How to spot a fake: Porcelain
According to CNBC "Treasure Detectives" art forgery expert Curtis Dowling, some think porcelain is tough when it comes to determining authenticity. After all, its use dates back almost 2,000 years, and in that time a dizzying array of styles and designs have been introduced.
As it turns out, learning how to sniff out a fake is pretty straightforward, provided you know what to look for. The first thing to figure out is the printing or application technique, which you can determine just using your fingers.
"If it's printed, is it transfer printed, or is it painted?" Dowling asked. "If it's transfer printed, you can feel the transfer, and it's all even. If it's hand-painted, you'll be able to feel the maker's brushstrokes."
Another giveaway is weight, so he recommended learning to tell the difference between porcelain, bone china and slipware by how its heaviness. Shape is another feature to familiarize yourself with, as there were a number of forms through different eras.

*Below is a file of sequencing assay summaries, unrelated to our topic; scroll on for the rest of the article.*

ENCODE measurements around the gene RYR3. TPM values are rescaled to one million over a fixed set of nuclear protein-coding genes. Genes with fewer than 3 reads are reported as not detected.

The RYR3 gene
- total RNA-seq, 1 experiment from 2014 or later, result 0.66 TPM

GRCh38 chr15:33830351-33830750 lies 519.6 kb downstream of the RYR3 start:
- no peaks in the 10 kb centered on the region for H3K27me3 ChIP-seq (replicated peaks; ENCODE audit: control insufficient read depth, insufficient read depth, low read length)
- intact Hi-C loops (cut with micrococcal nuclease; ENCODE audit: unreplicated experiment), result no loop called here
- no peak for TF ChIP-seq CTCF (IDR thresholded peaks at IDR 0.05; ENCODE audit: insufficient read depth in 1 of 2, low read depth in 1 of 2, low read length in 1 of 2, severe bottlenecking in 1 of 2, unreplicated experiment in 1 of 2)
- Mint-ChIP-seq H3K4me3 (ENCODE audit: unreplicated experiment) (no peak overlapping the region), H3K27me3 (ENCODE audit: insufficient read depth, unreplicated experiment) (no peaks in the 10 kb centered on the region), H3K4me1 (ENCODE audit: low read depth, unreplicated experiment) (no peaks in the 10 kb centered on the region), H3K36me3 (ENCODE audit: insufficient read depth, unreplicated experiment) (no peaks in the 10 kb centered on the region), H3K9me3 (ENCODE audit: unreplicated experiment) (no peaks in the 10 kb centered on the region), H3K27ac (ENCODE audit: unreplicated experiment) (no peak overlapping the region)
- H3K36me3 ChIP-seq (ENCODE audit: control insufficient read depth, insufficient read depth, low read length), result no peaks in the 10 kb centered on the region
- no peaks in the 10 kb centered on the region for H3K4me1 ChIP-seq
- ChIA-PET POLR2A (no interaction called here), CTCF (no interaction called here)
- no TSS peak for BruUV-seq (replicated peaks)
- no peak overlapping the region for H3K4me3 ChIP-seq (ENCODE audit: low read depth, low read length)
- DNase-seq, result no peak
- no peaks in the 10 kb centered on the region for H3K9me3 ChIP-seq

Also, examine the maker's mark.
"It sounds strange, but the maker's mark will give you almost everything," Dowling said. "Like silver, maker's marks are often dated. So if you're looking at porcelain or bone china from England, Europe or America, if you just buy yourself a book of marks, there's a very good chance you're going know exactly what you're looking at very quickly."
Finally, he recommended carrying a small magnifying glass along with the book of maker's marks, and gave some parting words of wisdom:
"As a very, very famous porcelain expert once said, 'If you want to be a complete expert, what you want to learn is just 20 different shades of white.' "